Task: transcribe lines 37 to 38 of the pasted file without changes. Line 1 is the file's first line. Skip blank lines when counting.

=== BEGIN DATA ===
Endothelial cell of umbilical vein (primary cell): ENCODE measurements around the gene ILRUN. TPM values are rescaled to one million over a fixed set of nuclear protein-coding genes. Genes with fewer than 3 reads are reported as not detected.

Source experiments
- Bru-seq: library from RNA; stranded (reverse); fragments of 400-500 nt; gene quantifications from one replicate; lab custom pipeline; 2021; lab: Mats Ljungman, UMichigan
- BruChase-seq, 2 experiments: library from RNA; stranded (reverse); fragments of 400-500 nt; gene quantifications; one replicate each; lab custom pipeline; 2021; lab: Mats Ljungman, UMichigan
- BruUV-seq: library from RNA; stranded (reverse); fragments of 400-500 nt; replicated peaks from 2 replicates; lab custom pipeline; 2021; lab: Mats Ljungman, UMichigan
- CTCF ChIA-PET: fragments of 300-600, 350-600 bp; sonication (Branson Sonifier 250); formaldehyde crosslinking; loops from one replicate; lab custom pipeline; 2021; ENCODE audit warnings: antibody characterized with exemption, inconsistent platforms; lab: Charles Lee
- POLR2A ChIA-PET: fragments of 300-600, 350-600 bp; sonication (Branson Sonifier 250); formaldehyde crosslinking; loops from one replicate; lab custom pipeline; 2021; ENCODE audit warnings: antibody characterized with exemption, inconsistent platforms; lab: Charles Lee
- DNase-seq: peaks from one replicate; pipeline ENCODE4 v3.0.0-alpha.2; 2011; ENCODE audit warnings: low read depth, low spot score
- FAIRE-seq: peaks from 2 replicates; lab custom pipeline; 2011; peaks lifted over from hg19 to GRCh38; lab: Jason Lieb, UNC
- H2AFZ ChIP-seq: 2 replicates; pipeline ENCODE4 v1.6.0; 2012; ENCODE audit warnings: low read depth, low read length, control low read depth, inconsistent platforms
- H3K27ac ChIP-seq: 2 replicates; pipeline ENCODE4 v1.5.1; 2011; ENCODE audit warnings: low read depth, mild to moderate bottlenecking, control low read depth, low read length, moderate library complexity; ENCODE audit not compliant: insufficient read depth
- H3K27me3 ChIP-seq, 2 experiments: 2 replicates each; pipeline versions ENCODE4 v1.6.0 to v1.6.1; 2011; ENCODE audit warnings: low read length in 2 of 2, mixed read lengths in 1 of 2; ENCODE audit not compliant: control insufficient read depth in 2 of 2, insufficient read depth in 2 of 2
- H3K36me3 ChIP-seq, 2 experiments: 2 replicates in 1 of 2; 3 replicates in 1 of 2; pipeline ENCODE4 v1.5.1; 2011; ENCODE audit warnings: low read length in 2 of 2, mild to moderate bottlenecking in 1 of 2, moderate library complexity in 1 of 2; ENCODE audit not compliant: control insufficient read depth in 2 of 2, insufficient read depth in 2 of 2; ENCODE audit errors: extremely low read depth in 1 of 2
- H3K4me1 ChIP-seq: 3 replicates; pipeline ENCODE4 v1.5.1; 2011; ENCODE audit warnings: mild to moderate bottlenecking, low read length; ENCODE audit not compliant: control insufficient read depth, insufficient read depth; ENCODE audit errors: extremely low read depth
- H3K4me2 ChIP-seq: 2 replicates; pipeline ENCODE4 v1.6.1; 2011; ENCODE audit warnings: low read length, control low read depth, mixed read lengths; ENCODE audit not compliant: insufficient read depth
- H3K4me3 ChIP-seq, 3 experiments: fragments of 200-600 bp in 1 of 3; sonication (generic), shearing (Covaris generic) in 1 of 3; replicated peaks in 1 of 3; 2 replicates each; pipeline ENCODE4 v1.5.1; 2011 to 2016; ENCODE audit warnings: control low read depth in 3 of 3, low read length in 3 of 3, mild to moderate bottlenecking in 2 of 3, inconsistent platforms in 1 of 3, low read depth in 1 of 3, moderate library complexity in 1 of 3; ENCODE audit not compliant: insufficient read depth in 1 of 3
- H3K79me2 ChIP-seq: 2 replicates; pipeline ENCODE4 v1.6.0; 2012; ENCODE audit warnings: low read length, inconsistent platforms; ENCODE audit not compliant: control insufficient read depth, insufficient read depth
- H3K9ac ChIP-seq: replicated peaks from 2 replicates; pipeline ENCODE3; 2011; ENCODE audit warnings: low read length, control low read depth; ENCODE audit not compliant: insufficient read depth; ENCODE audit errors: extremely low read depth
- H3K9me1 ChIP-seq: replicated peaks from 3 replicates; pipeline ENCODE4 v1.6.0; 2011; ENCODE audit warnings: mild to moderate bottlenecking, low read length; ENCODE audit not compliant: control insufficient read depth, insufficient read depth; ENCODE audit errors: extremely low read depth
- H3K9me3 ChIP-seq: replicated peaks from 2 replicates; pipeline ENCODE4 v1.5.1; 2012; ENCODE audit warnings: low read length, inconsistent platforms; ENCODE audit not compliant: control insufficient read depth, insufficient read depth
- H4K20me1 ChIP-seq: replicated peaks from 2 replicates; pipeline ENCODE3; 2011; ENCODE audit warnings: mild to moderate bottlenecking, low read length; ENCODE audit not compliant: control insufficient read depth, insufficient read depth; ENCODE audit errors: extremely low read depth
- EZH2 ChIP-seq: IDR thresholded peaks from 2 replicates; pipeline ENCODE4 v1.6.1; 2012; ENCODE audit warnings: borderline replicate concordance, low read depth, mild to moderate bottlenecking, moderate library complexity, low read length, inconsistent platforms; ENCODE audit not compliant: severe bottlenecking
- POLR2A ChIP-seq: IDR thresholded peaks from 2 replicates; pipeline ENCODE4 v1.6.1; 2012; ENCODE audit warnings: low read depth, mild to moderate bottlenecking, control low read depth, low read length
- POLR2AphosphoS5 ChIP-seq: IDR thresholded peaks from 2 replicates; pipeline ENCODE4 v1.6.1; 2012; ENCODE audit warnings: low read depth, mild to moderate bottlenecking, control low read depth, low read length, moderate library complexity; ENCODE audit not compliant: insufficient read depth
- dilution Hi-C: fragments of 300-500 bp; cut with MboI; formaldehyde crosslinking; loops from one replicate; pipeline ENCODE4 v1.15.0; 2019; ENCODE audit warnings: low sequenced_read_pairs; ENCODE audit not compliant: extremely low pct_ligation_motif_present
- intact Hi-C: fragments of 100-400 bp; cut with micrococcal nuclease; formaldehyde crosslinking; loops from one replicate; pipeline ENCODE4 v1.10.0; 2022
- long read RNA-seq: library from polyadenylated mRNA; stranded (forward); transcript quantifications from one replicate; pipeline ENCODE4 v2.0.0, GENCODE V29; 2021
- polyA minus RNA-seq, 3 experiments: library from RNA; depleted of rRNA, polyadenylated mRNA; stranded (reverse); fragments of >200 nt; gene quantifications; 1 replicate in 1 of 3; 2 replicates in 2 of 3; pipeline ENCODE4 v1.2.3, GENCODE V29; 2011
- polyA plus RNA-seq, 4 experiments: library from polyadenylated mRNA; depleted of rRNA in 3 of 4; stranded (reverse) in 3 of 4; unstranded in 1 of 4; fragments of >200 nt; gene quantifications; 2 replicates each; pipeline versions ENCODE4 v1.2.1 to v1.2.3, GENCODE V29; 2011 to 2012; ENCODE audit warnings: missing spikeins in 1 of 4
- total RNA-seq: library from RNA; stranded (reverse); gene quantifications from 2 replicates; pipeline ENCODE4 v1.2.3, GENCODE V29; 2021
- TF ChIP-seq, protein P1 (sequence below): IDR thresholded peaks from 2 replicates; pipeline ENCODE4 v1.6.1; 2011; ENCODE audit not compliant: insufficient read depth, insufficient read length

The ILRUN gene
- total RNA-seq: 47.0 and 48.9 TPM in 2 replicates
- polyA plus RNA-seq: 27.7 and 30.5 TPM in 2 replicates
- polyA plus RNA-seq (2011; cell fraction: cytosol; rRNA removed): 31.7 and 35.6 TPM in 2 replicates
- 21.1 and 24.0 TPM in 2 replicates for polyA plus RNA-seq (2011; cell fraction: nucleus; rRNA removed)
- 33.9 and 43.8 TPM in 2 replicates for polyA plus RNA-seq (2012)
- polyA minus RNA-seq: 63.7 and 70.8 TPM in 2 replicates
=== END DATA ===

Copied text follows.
- 33.9 and 43.8 TPM in 2 replicates for polyA plus RNA-seq (2012)
- polyA minus RNA-seq: 63.7 and 70.8 TPM in 2 replicates